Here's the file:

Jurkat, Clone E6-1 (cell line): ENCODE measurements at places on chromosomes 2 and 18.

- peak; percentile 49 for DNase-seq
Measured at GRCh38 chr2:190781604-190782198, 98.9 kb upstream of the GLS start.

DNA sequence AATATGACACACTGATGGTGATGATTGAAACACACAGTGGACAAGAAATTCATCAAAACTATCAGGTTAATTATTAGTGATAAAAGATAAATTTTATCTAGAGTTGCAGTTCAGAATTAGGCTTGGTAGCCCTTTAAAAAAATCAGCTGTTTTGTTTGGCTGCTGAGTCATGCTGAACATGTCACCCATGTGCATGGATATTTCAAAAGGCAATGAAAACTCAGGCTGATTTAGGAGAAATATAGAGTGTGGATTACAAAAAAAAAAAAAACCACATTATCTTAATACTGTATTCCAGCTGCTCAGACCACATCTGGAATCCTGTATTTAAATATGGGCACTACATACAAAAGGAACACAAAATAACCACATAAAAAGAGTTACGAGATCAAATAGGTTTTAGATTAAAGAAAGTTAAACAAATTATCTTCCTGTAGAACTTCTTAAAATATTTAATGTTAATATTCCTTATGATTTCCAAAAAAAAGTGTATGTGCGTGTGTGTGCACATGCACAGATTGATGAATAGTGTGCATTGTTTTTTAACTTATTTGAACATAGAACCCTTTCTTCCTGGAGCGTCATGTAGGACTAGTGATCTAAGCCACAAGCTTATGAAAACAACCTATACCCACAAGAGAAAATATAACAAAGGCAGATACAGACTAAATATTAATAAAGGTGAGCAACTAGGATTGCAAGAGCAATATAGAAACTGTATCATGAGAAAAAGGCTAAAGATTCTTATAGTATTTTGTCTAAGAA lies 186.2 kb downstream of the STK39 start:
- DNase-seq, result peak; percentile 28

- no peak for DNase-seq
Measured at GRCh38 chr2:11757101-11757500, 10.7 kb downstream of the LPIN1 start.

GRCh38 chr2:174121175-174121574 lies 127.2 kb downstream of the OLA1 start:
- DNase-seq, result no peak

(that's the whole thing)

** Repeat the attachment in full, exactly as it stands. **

Jurkat, Clone E6-1 (cell line): ENCODE measurements at places on chromosomes 2 and 18.

- peak; percentile 49 for DNase-seq
Measured at GRCh38 chr2:190781604-190782198, 98.9 kb upstream of the GLS start.

DNA sequence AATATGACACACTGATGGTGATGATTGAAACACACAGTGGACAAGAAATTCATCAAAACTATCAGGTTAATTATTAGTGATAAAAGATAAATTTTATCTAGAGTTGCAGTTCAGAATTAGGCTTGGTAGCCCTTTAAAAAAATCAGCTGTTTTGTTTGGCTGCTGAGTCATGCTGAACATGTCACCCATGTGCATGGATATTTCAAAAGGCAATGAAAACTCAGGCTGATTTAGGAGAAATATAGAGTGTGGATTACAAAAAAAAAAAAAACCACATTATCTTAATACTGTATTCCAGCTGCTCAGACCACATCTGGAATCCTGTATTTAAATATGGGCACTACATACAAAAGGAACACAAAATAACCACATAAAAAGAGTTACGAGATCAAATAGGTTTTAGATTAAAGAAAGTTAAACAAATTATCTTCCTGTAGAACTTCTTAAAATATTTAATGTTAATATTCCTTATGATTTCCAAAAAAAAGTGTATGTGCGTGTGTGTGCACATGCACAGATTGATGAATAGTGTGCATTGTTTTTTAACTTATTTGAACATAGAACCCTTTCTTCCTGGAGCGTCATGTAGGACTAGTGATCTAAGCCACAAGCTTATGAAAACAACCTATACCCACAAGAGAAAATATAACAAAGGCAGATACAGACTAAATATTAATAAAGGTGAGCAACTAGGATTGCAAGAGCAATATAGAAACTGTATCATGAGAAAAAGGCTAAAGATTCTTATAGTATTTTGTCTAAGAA lies 186.2 kb downstream of the STK39 start:
- DNase-seq, result peak; percentile 28

- no peak for DNase-seq
Measured at GRCh38 chr2:11757101-11757500, 10.7 kb downstream of the LPIN1 start.

GRCh38 chr2:174121175-174121574 lies 127.2 kb downstream of the OLA1 start:
- DNase-seq, result no peak